The task of this seminar, taught jointly by a comparatist and a philosopher, is to develop a theoretical line of thinking on the activity of reading by charting a path leading to the present age. With a view to contextualizing some of the key neuroscientific findings today on this complex process, we will scrutinize a selection of texts by writers and theorists (among them Proust, Benjamin, Poulet, Sartre, Barthes, Iser, Scarry, Garrett Stewart). Our focus will be on bringing to light the orchestrated workings of the mind, the body, affect, mood, attention, cognition, voice, vision, etc., all of which become part of notable, phenomenological dramas of reading. Concurrently, as a way of taking stock of the current trends in the NeuroHumanities, we will also revisit some of the landmarks in the history of reading theories (exegetical, hermeneutic, structuralist, post-structuralist, etc.) through texts by Gadamer, Derrida, De Man, Felman, Culler, Gallop, among others. This self-reflexive investigation will help us better understand how, why, and where reading happens, and through this process, we could even become happier readers who understand the pleasures of slow, close reading. Some familiarity with the work of Proust, James, Joyce, Woolf, and the major poetic voices of the romantic era and nineteenth-century will be ideal but not assumed.

Comp. Lit. 89000
Mood and Trope in Lyric
Prof. Brenkman

The inaugural philosophical reflection on the emotions, Heidegger remarks, does not “come down to us…in the framework of ‘psychology,’” but in Aristotle’s Rhetoric. Rhetoric’s double focus on persuasion and figures of speech is also the hinge—or, rather, the knot—between politics and poetry, a tension already evident in Aristotle’s differing accounts of fear and pity in the Rhetoric and the Poetics. The seminar will examine the indissociable link between emotion and rhetoric as it bears on literary theory and specifically theory of lyric. Problems in the analysis of lyric will be considered in light of classic essays by Jakobson and Lévi-Strauss, Adorno, Benjamin, Kenneth Burke, and Hans Robert Jauss. Heidegger’s own reflections on language, poetry, and art yield his greatest insights and his most troubling historico-political visions. Paul de Man and Gianni Vattimo, like Peter Sloterdijk and Jean-Luc Nancy, do much to tame Heidegger by rethinking his aesthetics and refashioning his poetics. Their efforts will be tested against a sampling of Romantic and modern poetry: Shelley, Baudelaire, Eliot, Li-Young Lee, Jorie Graham.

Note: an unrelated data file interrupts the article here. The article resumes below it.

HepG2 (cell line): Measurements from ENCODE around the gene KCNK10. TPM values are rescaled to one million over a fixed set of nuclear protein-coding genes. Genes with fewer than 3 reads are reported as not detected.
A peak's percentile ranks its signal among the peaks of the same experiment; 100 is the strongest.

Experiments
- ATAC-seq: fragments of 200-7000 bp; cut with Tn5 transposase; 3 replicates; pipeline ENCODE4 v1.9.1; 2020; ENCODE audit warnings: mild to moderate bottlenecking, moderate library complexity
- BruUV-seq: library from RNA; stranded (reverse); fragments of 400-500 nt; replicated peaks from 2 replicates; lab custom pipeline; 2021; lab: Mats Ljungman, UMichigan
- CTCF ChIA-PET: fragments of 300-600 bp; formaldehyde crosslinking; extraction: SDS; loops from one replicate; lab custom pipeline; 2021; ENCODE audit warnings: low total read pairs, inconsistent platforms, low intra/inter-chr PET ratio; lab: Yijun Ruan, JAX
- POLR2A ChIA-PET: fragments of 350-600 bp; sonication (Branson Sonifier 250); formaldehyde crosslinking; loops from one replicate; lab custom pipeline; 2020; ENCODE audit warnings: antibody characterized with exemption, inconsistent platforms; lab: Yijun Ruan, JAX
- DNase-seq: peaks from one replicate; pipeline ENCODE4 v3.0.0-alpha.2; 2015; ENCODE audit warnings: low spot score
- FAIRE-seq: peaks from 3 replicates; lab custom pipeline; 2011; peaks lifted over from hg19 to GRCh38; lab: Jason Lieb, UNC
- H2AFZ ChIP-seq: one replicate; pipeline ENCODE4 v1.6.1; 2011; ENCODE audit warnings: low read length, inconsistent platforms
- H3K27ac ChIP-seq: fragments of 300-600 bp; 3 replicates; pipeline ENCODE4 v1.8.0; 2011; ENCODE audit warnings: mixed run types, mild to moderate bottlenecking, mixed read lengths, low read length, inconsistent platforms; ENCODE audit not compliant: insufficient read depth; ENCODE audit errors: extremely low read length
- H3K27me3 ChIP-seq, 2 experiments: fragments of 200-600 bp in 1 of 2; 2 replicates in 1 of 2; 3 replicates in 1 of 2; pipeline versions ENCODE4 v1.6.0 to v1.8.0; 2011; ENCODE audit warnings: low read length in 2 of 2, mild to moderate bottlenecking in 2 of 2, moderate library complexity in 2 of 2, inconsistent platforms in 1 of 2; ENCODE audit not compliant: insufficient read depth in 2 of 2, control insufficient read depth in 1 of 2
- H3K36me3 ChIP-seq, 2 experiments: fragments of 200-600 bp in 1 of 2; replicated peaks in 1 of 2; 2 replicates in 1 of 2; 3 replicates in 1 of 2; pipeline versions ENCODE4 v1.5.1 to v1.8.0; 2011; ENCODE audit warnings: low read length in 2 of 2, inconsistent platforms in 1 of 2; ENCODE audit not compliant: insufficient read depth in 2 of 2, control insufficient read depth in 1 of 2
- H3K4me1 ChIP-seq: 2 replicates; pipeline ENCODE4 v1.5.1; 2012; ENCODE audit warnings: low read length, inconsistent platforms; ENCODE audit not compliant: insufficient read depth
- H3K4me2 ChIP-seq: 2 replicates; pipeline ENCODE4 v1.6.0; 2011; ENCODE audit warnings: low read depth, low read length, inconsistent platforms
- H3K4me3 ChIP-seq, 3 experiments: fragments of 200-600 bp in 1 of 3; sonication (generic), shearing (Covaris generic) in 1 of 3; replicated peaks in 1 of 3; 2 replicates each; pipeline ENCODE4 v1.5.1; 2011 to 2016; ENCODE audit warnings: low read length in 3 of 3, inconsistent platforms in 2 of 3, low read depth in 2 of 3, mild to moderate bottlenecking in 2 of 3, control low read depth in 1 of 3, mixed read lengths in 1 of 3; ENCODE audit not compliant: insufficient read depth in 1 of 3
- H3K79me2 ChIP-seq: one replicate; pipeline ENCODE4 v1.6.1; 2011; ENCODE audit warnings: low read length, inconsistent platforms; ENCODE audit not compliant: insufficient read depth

Texts: Heidegger, On the Way to Language and Poetry, Language, Thought; Aristotle, Rhetoric; Gianni Vattimo, Art’s Claim to Truth; Paul de Man, Rhetorics of Romanticism; Peter Sloterdijk, Rage and Time; Baudelaire, Les Fleurs du Mal; T.S. Eliot, Four Quartets; Jorie Graham, Dream of the Unified Field.

Comp. Lit. 89200
History of Literary Theory and Criticism II
Prof. Elsky

A study of the development of thought about literature in nineteenth and twentieth centuries criticism and philosophy. The course will start from attempts to incorporate literature into patterns of aesthetic, moral, cultural, and historical coherence, and will move to the specter of incoherence, force, and trauma as the underlying impetus of literature. Readings will include Hegel, Wordsworth, Coleridge, Schleiermacher, Nietzsche, Eliot, Brooks, Auerbach, Benjamin, Levinas, Derrida, Foucault, Bhabha, Casanova.